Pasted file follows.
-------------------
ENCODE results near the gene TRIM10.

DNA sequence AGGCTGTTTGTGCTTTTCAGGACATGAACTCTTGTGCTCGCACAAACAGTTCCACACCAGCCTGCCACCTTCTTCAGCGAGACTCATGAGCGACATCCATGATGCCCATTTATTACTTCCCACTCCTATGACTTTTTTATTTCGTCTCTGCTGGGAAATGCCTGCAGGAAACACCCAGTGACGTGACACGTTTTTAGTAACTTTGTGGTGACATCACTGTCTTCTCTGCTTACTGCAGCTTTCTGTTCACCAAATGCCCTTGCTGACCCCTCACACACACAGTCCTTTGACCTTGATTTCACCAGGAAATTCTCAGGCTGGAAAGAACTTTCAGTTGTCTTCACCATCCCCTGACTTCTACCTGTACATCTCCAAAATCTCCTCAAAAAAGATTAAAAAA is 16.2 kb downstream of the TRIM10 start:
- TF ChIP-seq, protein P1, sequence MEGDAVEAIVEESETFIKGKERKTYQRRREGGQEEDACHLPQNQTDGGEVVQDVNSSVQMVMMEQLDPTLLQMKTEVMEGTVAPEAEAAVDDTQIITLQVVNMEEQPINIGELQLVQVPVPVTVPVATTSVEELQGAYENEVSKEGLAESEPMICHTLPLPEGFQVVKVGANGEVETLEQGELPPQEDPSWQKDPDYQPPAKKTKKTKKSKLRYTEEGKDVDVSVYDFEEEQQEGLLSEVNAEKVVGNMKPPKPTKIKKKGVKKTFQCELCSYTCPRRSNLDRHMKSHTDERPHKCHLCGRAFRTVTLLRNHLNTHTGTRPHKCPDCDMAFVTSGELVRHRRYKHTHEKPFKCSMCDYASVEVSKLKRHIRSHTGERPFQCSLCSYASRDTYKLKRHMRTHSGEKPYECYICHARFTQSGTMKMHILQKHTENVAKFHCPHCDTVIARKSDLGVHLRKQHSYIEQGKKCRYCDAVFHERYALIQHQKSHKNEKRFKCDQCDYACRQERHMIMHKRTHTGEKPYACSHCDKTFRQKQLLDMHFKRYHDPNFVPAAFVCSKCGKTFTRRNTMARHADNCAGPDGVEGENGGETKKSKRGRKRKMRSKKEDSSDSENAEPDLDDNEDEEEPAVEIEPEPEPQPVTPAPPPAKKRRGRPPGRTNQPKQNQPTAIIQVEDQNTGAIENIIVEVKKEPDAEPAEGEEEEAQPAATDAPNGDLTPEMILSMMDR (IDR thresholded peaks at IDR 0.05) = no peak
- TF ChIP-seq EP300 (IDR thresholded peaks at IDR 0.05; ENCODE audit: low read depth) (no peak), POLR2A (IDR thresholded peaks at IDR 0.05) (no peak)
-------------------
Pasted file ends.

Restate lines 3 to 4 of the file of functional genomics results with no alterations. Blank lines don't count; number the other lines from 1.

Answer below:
- TF ChIP-seq, protein P1, sequence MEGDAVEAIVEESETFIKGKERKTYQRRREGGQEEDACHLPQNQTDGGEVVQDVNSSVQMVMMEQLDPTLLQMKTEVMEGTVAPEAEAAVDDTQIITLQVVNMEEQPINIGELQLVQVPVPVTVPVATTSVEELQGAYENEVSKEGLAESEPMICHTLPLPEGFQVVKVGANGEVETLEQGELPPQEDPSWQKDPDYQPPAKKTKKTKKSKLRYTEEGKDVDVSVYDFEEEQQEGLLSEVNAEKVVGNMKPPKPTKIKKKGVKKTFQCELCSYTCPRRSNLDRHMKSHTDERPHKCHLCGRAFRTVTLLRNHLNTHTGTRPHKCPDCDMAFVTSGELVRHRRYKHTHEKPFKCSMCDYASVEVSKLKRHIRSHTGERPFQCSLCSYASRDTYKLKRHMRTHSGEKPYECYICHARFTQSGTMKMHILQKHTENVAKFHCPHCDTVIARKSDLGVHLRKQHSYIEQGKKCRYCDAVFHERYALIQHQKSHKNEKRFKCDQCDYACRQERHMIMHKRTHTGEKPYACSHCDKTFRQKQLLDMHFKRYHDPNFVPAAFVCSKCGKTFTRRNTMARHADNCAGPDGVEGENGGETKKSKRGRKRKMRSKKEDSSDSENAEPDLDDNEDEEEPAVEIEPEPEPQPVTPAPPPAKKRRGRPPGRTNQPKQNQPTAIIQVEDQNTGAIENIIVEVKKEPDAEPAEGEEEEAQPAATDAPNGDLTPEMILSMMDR (IDR thresholded peaks at IDR 0.05) = no peak
- TF ChIP-seq EP300 (IDR thresholded peaks at IDR 0.05; ENCODE audit: low read depth) (no peak), POLR2A (IDR thresholded peaks at IDR 0.05) (no peak)